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Periodontal Disease Treatment in Idaho Falls, ID

Simpson Family Dentistry provides the most gentle and advanced treatment options for periodontal disease. Call us today and we’ll be delighted to answer all of your questions, 208-529-0999

Before and after periodontal disease treatment in Idaho Falls, ID

What is periodontal disease?

Periodontal Disease is a general tem used to describe diseases that affect the gums and supporting bone and tissue. Periodontal diseases are among the most common chronic disorders that have plagued humans for centuries. Ancient Egyptian and Chinese artifacts describe the disease and its affects and treatment. In the 19th century the disease became known as Pyorrhea, a term that denotes pus, pockets, loss of bone, and loss of teeth. It was thought to be inevitable and part of the aging process.

More recently, periodontal disease has assumed an even greater importance because of its association with heart disease, stroke, diabetes, and preterm, low birth weight babies. Diabetes can be complicated by periodontal disease.

The good news is: periodontal disease is now treatable and preventable. Because of his total care philosophy, Dr. Simpson and his staff of Dental Hygienists are experts at assessing and treating early and moderate disease. Through our prescribed treatment and professional cleaning, many patients who have been diagnosed with periodontal disease, now enjoy strong, healthy teeth and gums. 

Many children and adults alike have learned to prevent periodontal disease and can expect excellent dental health throughout their lives.

How would I know if I had periodontal disease?

It is possible to have periodontal disease without apparent symptoms.  That’s why regular dental checkups and periodontal examinations are very important.

Warning Signs

If you notice any of the following, see your dentist:

  • gums that bleed easily
  • red, swollen, or tender gums
  • gums that have pulled away from your teeth
  • persistent bad breath
  • pus between the teeth and gums
  • loose or separating teeth
  • a change in the way your teeth fit together when you bite
  • a change in the fit of partial dentures


The mouth is filled with countless bacteria.  Periodontal disease begins when certain bacteria in plaque (the sticky, colorless film that constantly forms on the teeth and the surfaces lining the mouth) produce toxins and enzymes that irritate the gums and cause inflammation.  The resulting inflammation, which may be painless, can damage the attachment of the gums and bone to the teeth.

Good oral hygiene – brushing twice a day and flossing or using another interdental cleaner once a day – helps reduce the plaque film.  Plaque that is not removed regularly can harden  into rough deposits called calculus, or tartar.  Tartar is not the main cause of periodontal diseases, but the pores in tartar hold bacteria and toxins, which are impossible to remove even with regular brushing.  Once the hardened tartar forms, it can only be removed when teeth are cleaned at the dental office.

The periodontal-systemic disease interrelationships

Tooth loss is not the only potential problem posed by periodontal diseases.  Research suggests that there may be a link between periodontal diseases and other health concerns such as diabetes, cardiovascular disease, stroke, bacterial pneumonia, and increased risk during pregnancy.  Researchers are trying to determine if bacteria and inflammation associated with periodontal diseases play a role in affecting these systemic diseases and conditions.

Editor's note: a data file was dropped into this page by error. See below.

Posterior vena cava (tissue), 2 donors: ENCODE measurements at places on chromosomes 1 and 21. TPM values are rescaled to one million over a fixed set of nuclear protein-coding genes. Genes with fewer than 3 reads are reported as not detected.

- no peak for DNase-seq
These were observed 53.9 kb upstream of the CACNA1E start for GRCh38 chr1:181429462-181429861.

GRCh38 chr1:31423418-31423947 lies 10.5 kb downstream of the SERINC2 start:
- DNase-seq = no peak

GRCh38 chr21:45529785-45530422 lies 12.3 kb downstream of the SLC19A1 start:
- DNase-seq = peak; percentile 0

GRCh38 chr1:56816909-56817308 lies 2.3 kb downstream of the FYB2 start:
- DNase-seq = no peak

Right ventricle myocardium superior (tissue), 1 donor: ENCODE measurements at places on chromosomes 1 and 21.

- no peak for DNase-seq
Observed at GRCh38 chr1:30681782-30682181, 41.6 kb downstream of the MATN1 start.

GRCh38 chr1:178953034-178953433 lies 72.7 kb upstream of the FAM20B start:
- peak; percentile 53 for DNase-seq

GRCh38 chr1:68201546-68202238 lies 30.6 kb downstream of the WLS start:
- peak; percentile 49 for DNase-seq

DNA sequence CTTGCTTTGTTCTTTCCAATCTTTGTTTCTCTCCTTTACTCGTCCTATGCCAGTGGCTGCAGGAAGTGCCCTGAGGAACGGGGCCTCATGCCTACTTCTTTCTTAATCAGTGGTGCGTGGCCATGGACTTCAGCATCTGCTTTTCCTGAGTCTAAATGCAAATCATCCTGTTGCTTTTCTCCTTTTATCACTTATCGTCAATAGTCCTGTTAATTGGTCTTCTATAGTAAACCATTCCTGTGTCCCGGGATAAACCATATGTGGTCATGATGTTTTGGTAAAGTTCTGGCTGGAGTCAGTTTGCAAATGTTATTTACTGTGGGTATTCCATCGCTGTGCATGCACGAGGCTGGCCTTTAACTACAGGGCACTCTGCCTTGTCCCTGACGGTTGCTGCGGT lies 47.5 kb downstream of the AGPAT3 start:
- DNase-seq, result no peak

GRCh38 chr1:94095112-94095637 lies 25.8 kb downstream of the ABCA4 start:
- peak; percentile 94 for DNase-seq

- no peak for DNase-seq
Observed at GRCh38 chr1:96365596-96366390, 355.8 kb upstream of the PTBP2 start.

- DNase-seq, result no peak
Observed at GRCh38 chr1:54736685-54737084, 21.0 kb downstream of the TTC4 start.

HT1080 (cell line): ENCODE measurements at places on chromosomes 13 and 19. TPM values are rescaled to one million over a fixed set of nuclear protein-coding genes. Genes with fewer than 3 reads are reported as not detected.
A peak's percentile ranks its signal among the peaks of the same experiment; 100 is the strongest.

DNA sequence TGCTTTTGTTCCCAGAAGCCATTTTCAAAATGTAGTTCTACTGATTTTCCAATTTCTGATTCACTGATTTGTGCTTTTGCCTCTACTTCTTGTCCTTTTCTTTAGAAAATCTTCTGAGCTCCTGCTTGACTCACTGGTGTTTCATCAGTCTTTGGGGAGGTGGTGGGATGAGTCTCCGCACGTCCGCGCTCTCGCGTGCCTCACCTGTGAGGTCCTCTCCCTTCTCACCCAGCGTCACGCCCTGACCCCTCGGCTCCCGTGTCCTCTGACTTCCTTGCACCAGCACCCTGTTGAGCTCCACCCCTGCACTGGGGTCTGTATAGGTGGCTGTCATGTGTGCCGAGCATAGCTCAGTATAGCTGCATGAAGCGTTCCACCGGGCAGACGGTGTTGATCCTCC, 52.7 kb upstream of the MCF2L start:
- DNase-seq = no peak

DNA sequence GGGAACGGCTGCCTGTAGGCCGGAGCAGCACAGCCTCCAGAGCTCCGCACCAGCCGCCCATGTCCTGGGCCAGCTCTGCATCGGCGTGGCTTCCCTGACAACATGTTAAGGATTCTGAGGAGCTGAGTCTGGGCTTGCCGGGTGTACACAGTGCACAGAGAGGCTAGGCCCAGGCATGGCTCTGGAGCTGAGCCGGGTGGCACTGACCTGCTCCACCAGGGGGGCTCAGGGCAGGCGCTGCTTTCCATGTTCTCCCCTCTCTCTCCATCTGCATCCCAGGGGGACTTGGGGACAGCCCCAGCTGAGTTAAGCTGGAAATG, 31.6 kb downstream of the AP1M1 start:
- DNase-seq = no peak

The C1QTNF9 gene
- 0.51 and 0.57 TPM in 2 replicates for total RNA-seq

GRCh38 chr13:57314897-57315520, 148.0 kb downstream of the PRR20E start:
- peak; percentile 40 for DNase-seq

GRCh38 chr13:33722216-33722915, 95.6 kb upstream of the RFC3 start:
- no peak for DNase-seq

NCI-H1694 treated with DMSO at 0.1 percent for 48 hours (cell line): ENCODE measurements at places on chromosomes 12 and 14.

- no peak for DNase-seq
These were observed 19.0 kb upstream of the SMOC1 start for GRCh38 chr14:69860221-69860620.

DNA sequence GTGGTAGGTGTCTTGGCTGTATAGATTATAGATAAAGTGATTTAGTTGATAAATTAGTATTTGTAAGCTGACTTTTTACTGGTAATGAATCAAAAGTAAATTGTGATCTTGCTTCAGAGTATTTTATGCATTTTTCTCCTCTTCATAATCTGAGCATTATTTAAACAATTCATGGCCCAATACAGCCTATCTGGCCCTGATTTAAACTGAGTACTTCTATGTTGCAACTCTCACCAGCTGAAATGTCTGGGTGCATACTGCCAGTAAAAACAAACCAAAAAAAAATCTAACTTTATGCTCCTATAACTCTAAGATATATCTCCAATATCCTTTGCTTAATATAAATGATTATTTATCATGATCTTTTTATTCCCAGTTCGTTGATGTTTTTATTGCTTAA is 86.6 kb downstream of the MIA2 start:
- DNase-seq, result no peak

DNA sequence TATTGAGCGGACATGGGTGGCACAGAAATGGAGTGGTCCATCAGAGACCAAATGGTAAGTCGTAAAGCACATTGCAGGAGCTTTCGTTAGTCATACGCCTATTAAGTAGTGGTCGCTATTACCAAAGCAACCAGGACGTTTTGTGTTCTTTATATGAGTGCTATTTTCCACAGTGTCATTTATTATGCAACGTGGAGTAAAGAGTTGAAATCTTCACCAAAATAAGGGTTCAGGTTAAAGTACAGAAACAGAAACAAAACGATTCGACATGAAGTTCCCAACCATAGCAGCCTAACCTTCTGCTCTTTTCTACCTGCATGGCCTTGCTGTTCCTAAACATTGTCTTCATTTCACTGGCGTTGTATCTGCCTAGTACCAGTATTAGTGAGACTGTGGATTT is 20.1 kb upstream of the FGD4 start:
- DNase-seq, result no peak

Are you at risk for Periodontal disease?

  • People who smoke or chew tobacco are more likely to have periodontal diseases. Periodontal Treatment is also less successful if the patient continues to smoke.
  • Those who suffer from systemic diseases such as diabetes, blood cell disorders, HIV infections, and AIDS are more likely to suffer from severe periodontal diseases due to their weakened immune system.
  • Many medications- such as steroids, cancer therapy drugs, blood pressure drugs and oral contraceptives- can effect the gums. 

  • Crooked, crowded teeth or fillings that have become defective may hold plaque in place, increasing the risk of periodontal disease.
  • Puberty, Pregnancy & oral contraceptives change the body's hormone levels, which can cause gum tissue to become sensitive to toxins, accelerating the growth of bacteria.
  • As always, genetics play a role. Some patients will be predisposed to periodontal disease and tooth loss. 
  • Research suggests that bacteria causing periodontal disease may be passed through saliva.

Types of Periodontal Diseases


The mildest form of periodontal disease. It causes the gums to become red, swollen and bleed easily. Little to no discomfort. Reversible with professional treatment and good oral care.

Chronic Periodontitis

Inflammation within the supporting tissues of the teeth. Patients experience progressive loss of tissue attachment & bone. Attachment usually occurs slowly, but periods of rapid progression can occur.

Aggressive Periodontitis

Highly destructive form of periodontal disease that occurs in patients who are otherwise healthy. Rapid loss of tissue attachment and destruction of bone.


Periodontitis as a manifestation of systemic diseases. Patients who have rare but specified blood diseases of genetic disorders frequently show signs of periodontal diseases.

Necrotizing Periodontal Diseases

Infections characterized by necrosis (death) if gingival tissues, periodontal ligament and alveolar bone.  These lesions are most commonly associated with pain, bleeding, bad a foul odor. 

How Can I Prevent Periodontal Disease?

  • Brush Teeth 2x day
  • Floss between teeth 1 x day
  • Use Fluoride Toothpaste
  • Eat a Balanced Diet & Limit Sugar Intake
  • Visit Dentist Regularly for Professional Cleaning
  • Stop Unhealthy Tobacco Habits